Ideological changes within the parties
New Deal 1930's- Big government helping the poor, Democrats became the party of big government and the Republicans had to follow or be left behind.
Civil Rights & Affirmative Action 1960's- Democrats lost support in the south from the white working class who had lost faith in big government solutions. Republicans shifted away from the idea of big government/ government interferance.
New Federalism 1980's/ Raegan- Movement towards smaller government via states rights.
Shades of Purple
The whole red vs. blue concept is too simplistic and not entirely accurate.
States that had voted for George Bush voted for Obama in the next election, namely Indiana which Bush had won by 21% just 4 years earlier.
West Virginia is a republican state but both senators, 2/3 house representatives, govenor and both houses of state legislature are democrat. Similarly, Maine is a Democrat state with Republican senators.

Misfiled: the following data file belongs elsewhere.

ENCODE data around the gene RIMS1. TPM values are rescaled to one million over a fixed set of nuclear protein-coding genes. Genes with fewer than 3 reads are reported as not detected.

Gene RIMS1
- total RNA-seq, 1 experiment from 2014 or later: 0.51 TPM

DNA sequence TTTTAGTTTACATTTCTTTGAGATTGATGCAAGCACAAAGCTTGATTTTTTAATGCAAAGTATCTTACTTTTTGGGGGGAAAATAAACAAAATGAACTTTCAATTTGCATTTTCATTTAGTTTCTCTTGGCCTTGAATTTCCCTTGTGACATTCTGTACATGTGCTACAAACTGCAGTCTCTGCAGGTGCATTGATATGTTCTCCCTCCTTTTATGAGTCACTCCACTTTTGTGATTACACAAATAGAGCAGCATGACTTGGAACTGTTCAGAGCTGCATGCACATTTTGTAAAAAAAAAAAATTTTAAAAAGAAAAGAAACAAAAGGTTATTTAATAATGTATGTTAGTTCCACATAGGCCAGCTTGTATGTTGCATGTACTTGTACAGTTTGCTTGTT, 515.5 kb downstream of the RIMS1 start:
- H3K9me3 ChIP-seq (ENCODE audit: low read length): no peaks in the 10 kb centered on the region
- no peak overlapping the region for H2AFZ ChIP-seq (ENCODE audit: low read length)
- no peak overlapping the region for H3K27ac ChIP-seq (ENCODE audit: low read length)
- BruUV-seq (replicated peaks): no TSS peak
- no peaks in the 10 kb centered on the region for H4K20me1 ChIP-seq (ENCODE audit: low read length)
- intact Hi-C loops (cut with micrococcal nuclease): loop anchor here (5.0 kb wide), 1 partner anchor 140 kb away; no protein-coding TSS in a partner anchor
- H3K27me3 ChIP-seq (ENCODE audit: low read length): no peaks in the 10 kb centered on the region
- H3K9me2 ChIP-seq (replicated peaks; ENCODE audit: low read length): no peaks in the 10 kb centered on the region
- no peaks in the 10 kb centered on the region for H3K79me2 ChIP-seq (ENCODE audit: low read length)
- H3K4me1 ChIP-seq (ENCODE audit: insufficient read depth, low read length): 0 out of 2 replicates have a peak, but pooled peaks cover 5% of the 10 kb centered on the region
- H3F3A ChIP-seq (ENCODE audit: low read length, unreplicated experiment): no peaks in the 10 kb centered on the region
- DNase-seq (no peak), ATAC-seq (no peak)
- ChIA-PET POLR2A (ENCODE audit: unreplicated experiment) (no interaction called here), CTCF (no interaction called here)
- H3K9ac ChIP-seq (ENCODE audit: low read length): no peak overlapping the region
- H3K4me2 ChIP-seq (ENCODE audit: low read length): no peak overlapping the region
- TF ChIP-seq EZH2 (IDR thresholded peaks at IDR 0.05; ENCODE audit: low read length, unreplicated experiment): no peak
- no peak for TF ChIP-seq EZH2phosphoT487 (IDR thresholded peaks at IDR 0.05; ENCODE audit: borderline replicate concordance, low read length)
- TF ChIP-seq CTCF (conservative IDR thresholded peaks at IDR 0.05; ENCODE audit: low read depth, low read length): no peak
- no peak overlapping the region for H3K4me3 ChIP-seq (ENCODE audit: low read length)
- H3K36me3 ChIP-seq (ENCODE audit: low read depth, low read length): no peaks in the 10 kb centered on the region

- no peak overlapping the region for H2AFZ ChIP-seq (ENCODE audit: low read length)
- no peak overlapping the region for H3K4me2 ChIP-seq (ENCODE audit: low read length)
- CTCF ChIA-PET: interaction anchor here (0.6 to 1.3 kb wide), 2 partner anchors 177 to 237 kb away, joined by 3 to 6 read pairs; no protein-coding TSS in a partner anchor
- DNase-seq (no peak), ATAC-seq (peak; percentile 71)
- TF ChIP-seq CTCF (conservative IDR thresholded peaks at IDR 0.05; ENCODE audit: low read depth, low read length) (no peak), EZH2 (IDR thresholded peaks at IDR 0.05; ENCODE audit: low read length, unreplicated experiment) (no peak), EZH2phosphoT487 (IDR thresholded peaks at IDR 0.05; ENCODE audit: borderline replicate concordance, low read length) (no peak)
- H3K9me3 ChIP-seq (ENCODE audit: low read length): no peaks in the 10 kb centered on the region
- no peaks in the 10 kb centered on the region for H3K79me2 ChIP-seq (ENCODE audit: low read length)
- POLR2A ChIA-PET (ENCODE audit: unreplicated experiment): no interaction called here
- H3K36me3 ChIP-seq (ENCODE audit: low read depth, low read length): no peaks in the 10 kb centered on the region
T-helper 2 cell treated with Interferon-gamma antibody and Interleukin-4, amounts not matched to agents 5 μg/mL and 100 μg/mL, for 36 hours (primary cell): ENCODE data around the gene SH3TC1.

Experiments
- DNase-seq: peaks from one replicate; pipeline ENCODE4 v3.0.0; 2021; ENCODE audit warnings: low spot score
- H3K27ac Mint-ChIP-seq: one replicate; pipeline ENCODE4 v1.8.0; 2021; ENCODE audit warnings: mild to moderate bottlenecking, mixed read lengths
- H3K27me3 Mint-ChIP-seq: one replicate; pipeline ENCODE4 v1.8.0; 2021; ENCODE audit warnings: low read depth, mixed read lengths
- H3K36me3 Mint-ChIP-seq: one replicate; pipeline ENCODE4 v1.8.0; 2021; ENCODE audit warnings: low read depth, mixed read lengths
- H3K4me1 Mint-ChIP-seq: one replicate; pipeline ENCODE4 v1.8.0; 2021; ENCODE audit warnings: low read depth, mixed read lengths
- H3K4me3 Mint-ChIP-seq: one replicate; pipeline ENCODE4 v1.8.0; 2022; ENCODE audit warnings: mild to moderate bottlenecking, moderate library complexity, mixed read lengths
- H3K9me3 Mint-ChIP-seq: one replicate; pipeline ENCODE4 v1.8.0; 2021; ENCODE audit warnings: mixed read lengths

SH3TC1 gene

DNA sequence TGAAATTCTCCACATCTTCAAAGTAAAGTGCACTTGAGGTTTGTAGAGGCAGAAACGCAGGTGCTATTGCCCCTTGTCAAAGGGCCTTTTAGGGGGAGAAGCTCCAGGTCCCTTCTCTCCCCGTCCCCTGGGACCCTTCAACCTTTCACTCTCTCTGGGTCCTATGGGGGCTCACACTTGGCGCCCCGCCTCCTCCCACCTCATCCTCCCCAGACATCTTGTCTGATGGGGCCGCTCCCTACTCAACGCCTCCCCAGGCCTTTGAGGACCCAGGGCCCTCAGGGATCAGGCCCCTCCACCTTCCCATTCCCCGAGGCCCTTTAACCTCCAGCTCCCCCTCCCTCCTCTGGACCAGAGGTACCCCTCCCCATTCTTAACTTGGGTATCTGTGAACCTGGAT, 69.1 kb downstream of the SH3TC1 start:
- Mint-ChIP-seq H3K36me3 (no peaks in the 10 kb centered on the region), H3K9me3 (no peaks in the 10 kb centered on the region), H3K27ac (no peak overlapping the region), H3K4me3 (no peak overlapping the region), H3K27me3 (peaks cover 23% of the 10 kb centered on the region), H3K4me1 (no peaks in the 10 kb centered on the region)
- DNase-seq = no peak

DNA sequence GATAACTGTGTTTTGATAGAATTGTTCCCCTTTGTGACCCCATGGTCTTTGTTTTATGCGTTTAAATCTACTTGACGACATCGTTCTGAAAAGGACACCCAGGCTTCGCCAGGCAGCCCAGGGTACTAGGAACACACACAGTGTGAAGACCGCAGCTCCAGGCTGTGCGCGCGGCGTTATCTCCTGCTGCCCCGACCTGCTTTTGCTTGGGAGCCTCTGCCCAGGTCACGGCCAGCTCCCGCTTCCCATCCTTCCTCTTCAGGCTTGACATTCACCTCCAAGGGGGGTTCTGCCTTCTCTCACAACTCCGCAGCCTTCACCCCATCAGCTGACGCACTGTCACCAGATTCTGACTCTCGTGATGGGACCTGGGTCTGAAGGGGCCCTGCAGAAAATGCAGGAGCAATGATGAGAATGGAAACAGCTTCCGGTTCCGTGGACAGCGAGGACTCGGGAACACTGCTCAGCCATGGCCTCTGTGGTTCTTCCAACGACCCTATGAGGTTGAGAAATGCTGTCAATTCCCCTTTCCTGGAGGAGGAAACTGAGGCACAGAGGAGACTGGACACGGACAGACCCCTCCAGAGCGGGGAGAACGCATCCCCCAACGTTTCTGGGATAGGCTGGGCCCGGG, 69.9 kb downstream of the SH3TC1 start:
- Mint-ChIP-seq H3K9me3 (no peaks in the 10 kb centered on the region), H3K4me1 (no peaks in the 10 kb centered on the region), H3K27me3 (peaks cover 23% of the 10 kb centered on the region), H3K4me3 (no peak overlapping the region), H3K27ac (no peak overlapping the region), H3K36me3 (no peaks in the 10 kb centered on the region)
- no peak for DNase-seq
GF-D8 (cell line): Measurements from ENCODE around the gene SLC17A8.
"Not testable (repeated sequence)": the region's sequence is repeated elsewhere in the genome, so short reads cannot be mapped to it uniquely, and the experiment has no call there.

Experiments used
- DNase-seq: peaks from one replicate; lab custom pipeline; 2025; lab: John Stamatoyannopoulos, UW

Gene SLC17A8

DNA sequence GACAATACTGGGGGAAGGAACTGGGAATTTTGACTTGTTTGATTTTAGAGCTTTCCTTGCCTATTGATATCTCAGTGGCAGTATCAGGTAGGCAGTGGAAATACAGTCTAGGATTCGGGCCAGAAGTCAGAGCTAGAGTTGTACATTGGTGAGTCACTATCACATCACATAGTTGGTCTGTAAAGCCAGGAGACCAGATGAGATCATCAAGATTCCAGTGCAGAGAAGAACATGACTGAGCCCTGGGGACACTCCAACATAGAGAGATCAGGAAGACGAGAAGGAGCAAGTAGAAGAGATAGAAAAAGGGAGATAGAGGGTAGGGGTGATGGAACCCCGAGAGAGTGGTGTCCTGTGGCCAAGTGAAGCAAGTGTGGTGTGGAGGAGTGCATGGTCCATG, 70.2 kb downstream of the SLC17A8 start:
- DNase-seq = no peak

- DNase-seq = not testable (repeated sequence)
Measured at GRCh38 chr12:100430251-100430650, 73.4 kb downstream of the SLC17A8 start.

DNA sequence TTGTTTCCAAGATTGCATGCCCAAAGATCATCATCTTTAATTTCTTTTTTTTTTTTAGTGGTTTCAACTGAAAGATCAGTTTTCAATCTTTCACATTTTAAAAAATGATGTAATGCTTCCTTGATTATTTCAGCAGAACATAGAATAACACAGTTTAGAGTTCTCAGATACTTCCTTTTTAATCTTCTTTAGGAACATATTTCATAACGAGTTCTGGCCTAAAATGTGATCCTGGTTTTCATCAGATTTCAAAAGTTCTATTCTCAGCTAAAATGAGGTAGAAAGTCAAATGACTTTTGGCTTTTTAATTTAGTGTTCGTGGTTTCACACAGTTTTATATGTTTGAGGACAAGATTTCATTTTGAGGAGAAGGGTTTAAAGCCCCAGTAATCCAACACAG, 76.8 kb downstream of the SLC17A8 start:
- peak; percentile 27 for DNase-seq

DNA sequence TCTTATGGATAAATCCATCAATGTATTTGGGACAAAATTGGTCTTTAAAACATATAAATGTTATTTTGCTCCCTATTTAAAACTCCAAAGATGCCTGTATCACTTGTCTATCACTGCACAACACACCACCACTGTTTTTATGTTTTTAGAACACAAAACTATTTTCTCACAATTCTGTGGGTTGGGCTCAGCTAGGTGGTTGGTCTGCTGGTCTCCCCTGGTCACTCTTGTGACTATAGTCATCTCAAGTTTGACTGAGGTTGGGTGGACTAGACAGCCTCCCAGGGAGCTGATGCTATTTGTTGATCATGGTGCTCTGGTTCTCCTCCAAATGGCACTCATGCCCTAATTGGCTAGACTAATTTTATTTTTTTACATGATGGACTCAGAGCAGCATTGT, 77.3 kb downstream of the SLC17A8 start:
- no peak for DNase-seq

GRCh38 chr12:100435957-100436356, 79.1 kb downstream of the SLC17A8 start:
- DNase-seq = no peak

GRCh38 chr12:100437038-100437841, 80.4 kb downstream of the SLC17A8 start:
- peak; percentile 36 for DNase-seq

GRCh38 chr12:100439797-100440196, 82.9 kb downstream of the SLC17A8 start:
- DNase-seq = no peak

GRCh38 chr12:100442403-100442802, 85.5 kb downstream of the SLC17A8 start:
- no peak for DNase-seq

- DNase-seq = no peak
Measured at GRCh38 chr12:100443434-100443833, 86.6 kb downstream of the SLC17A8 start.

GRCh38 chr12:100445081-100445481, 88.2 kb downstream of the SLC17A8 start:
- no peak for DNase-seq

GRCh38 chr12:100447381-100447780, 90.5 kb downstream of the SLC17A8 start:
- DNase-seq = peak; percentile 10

Partisan bills do pass through congress EG The Sentencing Reform and Corrections Act of 2015 was introuduced by Republican Chuck Grassley and Democrat Richard Durbin together.
Differences within the parties.
Differences within GOP:
Social vs Fiscal
Exporting Democracy vs. 'Realist approach'- in regards to Iraq.
Differences within Democrats:
New Deal Democrats (unions, blue collar worker etc) vs Blue Dogs ( more socially and fiscally conserative) -> evident in OBAMACARE when blue dogs threatened to abstain from voting if changes weren't made.
Evidence of a Two Party System
-In the last 11 elections, Dems and GOP have accounted for over 80% of the vote.
-in 7/11 last elections, 2 major parties account for over 95% of vote share.
-Exluding rogue electors, 1968 was the only time in history that the two major parties didnt account for every single one of the ECV's.